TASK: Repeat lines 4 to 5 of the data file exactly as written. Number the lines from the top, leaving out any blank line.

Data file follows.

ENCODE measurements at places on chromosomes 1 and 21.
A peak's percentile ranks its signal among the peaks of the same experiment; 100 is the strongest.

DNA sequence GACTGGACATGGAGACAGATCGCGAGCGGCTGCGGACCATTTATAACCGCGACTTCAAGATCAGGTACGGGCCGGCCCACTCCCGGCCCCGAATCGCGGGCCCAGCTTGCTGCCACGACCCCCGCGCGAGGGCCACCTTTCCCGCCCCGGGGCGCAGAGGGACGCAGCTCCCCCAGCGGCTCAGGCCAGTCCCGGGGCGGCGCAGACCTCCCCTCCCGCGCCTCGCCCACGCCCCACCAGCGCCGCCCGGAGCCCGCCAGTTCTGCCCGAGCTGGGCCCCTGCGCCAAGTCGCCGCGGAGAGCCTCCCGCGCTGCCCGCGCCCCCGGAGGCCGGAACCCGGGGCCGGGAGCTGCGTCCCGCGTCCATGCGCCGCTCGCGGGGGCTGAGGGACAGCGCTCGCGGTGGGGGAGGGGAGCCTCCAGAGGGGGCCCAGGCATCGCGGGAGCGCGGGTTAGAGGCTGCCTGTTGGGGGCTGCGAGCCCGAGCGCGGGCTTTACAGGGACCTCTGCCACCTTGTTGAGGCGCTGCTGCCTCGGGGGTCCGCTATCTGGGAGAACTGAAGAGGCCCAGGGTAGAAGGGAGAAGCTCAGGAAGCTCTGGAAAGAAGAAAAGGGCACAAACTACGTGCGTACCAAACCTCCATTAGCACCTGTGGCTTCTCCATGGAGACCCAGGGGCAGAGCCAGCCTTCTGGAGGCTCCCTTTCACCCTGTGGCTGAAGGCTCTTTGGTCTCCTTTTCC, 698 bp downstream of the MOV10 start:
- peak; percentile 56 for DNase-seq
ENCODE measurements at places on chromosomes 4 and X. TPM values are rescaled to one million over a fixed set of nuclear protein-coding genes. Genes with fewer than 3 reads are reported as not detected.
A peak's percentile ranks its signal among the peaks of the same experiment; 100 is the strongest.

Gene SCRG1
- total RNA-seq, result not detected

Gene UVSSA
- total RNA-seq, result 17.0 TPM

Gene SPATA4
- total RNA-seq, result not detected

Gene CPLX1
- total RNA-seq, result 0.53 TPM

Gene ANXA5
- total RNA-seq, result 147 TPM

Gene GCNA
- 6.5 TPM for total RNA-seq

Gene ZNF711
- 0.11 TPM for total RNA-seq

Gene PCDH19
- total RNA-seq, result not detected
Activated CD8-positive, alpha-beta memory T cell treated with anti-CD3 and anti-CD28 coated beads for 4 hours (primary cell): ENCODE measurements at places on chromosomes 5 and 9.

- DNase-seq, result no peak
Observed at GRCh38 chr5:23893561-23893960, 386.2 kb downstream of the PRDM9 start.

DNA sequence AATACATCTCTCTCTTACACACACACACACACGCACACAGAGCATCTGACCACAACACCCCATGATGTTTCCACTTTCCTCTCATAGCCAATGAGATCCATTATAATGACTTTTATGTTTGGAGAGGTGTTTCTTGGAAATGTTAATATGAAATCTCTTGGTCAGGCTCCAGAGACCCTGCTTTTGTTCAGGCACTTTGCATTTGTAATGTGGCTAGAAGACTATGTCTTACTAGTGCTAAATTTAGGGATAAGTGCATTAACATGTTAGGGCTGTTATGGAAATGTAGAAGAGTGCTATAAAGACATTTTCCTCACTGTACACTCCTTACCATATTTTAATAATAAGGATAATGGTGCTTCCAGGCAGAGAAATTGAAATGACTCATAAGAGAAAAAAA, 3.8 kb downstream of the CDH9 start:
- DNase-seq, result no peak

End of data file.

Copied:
- peak; percentile 56 for DNase-seq
ENCODE measurements at places on chromosomes 4 and X. TPM values are rescaled to one million over a fixed set of nuclear protein-coding genes. Genes with fewer than 3 reads are reported as not detected.